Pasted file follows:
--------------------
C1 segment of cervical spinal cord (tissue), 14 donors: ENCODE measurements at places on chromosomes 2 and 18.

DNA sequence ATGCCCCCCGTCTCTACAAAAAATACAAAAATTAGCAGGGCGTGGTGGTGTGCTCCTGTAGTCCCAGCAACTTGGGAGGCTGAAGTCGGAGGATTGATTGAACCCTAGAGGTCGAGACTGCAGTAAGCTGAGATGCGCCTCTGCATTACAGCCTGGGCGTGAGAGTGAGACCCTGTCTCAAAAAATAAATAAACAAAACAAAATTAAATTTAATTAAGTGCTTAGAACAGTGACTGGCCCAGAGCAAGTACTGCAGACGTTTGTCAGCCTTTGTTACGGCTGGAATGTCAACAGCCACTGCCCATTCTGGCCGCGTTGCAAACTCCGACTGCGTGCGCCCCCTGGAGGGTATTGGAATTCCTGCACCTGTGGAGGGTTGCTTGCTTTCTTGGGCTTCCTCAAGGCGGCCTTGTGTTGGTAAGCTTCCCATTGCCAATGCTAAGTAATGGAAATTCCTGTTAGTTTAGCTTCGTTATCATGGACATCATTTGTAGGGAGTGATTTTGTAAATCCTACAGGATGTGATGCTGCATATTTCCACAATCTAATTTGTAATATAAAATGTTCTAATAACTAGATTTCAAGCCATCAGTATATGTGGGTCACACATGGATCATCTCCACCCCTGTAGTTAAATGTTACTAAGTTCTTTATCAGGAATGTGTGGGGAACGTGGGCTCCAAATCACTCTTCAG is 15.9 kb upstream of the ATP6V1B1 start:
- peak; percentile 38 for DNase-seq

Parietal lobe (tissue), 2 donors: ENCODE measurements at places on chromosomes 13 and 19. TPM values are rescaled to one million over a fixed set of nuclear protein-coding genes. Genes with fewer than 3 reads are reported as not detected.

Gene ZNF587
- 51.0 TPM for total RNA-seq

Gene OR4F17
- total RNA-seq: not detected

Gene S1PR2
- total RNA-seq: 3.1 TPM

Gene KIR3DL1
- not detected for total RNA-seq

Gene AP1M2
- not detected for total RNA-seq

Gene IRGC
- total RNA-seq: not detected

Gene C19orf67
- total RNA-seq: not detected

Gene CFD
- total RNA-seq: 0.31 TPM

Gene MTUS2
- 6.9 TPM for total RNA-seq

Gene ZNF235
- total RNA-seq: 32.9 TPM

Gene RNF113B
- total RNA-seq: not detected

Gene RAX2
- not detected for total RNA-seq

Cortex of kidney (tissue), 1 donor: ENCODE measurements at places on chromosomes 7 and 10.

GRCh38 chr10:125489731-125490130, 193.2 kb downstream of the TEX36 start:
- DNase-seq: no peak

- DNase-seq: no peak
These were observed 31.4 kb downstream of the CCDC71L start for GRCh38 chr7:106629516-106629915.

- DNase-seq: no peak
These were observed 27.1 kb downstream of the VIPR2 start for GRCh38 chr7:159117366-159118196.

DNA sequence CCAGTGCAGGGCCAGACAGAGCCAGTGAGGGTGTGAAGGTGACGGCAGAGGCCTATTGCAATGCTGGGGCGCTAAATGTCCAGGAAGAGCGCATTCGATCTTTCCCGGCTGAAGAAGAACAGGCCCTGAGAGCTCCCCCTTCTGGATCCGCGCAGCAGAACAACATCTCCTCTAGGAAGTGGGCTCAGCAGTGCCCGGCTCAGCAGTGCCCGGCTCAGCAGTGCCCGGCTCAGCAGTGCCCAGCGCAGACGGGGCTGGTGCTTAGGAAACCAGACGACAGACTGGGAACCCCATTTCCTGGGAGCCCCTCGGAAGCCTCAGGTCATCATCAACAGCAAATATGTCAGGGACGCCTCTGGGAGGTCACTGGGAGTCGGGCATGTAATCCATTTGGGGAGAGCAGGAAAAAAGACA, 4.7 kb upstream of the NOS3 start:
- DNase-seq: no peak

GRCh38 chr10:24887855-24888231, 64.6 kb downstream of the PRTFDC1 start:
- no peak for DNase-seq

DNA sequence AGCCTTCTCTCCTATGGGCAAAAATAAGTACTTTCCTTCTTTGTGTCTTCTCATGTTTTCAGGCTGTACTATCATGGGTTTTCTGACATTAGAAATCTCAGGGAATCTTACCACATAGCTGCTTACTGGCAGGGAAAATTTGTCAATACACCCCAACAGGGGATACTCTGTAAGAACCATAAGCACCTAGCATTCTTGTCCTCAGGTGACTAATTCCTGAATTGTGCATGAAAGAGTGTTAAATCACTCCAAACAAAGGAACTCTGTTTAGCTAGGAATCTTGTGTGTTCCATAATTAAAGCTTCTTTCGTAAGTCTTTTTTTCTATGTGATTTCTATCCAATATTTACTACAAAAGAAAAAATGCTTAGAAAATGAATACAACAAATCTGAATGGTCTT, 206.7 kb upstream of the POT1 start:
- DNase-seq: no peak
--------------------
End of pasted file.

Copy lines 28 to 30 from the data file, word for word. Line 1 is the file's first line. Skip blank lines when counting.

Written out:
- not detected for total RNA-seq

Cortex of kidney (tissue), 1 donor: ENCODE measurements at places on chromosomes 7 and 10.

GRCh38 chr10:125489731-125490130, 193.2 kb downstream of the TEX36 start: